February 3, 2009, Updated August 27, 2014

Treatment of breast cancer today tends to be standard, but as doctors know only too well, not all breast cancers are the same. Some are malignant, some are not.

Now, Israeli scientists have developed a new way of identifying malignant cancer cells at an earlier stage to help physicians create effective customized treatments for every individual patient, potentially saving thousands of lives.

Breast cancer is the second leading cause of cancer deaths in women in the US today, after lung cancer. One in eight US women will experience breast cancer sometime in their lives. Worldwide 1.3 million women are diagnosed with breast cancer annually, according to the American Cancer Society, and about 465,000 will die from the disease.

The problem with existing treatments is that many women do not receive the therapy that actually fits their disease. Some tumors will metastasize, some will not – up to now clinicians found it difficult to determine which tumor is which.

Identifying cancer metastasis before it spreads

Using a combination of MRI and ultrasound imaging, researchers at Tel Aviv University (TAU) have discovered a way to measure the metabolic changes that occur during cancer metastasis. Increased blood flow (which can be sensed by ultrasound) and an increase of oxygen consumption (measured with an MRI) can indicate cancer metastasis with unprecedented levels of sensitivity.

Normally scientists look for structural changes in the body, such as the presence of a tumor. But using this method, the researchers led by Dr. Ilan Tsarfaty, from TAU’s Faculty of Medicine, are actually able to “see” cancer metastasis within a small group of cells long before the cancer spreads to other organs in the body.

This approach, which is supported by the Breast Cancer Research Foundation of America, helps determine, at an earlier stage than ever before, which cells are metastasizing, and how they should be treated. It will be tested in clinical trials beginning in 2010,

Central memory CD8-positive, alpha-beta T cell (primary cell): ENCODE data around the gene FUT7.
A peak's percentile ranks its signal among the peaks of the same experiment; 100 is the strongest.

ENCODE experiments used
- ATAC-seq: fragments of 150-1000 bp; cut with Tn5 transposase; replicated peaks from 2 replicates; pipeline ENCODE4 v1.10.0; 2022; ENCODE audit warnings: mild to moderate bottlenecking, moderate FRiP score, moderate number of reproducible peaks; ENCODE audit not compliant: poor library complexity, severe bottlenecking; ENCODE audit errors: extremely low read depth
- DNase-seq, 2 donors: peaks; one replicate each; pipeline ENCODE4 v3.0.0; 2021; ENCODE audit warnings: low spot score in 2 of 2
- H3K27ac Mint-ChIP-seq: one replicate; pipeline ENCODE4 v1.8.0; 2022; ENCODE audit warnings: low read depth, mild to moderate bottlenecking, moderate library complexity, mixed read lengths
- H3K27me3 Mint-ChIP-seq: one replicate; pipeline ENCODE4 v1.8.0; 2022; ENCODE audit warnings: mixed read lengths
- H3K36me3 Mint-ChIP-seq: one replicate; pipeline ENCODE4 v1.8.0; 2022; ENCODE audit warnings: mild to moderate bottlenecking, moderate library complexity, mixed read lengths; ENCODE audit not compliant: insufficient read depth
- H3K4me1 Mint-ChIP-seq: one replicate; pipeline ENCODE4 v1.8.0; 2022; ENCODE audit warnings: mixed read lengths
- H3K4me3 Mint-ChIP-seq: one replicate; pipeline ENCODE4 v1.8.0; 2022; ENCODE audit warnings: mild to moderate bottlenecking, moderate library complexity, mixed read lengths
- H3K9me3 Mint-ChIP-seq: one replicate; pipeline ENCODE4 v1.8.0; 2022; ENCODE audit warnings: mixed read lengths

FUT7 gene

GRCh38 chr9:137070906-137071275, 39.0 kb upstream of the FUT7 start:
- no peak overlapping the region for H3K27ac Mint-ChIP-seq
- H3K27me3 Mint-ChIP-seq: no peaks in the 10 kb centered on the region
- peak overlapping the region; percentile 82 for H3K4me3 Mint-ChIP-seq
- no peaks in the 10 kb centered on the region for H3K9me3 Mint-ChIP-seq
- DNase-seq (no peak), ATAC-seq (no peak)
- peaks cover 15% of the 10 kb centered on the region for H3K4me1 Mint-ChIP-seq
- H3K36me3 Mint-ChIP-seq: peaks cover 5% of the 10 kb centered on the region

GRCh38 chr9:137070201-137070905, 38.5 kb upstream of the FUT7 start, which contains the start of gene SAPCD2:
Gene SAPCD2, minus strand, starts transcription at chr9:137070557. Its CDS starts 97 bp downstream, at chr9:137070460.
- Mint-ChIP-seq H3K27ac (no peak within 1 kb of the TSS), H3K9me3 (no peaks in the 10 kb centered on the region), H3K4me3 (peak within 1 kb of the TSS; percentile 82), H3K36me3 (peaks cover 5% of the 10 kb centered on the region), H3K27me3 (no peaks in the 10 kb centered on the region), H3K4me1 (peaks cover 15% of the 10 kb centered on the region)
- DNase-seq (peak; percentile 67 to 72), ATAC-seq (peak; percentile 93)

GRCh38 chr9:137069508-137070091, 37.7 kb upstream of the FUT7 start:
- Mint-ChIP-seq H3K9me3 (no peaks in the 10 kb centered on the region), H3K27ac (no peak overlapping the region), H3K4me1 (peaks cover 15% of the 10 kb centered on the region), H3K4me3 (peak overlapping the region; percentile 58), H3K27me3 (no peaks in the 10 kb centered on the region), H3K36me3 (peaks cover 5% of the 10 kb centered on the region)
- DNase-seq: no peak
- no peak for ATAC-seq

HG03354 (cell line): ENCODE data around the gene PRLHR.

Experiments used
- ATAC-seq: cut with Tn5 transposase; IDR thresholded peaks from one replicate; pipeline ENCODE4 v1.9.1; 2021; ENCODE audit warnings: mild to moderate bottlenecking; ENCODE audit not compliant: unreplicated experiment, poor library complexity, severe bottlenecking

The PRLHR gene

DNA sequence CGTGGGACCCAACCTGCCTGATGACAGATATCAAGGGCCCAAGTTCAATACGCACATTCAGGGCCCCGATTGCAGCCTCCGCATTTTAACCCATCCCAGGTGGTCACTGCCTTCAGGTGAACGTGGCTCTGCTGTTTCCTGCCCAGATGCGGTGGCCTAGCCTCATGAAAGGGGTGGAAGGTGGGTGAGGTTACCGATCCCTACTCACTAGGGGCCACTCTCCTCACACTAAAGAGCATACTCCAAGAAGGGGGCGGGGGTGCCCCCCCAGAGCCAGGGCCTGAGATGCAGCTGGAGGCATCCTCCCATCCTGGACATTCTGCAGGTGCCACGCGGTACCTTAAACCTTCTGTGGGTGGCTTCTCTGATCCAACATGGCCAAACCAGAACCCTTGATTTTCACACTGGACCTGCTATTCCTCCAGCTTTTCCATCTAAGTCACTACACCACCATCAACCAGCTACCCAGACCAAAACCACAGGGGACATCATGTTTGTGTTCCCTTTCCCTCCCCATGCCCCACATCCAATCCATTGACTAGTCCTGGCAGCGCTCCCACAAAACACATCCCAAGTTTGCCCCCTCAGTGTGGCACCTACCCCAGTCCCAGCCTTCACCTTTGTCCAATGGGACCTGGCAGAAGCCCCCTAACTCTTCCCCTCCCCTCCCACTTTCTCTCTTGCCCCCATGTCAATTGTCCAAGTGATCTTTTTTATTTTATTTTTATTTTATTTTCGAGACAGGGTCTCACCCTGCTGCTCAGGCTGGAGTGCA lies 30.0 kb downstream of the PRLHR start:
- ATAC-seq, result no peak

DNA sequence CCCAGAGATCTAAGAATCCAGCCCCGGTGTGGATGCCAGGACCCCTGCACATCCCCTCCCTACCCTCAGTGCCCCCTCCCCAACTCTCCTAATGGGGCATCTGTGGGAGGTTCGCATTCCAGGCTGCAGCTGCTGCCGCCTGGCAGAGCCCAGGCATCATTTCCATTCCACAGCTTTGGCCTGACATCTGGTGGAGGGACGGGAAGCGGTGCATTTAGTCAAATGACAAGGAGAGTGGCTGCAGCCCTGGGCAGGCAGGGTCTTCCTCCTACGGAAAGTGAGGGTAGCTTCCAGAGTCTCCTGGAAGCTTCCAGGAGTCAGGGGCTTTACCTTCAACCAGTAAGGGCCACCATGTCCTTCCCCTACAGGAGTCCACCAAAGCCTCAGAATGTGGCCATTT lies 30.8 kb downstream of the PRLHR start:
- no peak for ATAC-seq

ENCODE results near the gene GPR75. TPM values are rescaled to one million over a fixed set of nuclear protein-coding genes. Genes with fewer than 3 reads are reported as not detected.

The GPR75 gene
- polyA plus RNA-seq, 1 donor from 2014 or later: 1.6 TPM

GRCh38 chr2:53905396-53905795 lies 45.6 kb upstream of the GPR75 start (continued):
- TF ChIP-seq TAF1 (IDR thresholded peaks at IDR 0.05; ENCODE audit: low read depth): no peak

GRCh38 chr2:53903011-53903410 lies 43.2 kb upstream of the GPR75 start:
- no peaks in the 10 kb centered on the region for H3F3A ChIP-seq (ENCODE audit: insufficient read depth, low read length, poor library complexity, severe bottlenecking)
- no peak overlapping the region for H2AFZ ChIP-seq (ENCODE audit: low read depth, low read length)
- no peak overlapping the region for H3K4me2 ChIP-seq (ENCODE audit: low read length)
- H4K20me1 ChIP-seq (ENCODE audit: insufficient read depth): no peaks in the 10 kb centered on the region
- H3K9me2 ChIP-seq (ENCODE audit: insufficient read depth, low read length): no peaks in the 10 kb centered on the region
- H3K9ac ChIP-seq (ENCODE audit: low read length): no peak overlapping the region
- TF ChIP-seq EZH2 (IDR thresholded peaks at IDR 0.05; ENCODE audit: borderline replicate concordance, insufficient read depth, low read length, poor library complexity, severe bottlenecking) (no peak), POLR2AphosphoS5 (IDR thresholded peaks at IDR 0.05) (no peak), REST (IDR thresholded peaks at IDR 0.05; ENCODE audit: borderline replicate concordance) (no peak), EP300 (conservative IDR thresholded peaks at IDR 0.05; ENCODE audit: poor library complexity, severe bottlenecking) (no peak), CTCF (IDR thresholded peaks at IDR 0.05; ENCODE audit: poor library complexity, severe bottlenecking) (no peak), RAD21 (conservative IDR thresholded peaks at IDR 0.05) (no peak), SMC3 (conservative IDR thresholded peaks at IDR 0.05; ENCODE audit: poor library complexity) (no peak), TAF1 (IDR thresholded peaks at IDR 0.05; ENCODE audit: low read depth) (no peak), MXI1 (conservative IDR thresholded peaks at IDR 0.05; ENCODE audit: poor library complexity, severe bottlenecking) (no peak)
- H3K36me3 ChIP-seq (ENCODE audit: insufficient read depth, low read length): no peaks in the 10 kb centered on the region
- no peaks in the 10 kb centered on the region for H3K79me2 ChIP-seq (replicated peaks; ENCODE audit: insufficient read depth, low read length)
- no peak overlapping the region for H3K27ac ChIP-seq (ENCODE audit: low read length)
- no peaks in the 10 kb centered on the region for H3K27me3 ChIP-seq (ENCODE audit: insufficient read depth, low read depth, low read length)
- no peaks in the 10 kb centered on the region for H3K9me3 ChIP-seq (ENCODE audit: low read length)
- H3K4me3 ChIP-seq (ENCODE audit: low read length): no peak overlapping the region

“We have developed a non-intrusive way of studying the metabolism of breast cancer in real time,” says Tsarfaty, whose wife – a radiologist – is part of his research team. “It’s an invaluable tool. By the time results are in from a traditional biopsy, the cancer can already be radically different. But using our technique, we can map the tumor and its borders and determine with high levels of certainty – right away – which patients should be treated aggressively.

Tailoring treatment to individual patients

“Current breast cancer treatments are not tailored to individual patients,” Tsarfaty adds. “Our approach to profiling individual tumors will not only help save lives today, it will provide the basic research for developing cancer drugs of the future,” he says.

The research, which is now taking place at Israeli hospitals, falls in a new field called “translational and personalized medicine”. Papers describing Tsarfaty’s work were published recently in the journals Cancer Research and Neoplasia.

The new research can be applied to all solid tumors, including those resulting from lung and brain cancer, and could also be used to respond to a wide spectrum of neurodegenerative diseases, such as Alzheimer’s, Tsarfaty reports.

“Today, clinicians only diagnose cancer when they see a tumor several millimeters in size. But our diagnosis can be derived from observing only a few cells, and looks specifically at the activation levels of a protein called Met. Activated Met is an oncogen,” says Tsarfaty, who is now working to establish a Molecular Imaging Center with a multi-disciplined approach to cancer imaging and treatment. “If the tumor cells show activation of Met, we can design personalized medicine to treat a specific kind of breast cancer.”

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Jason Harris

Jason Harris

Executive Director

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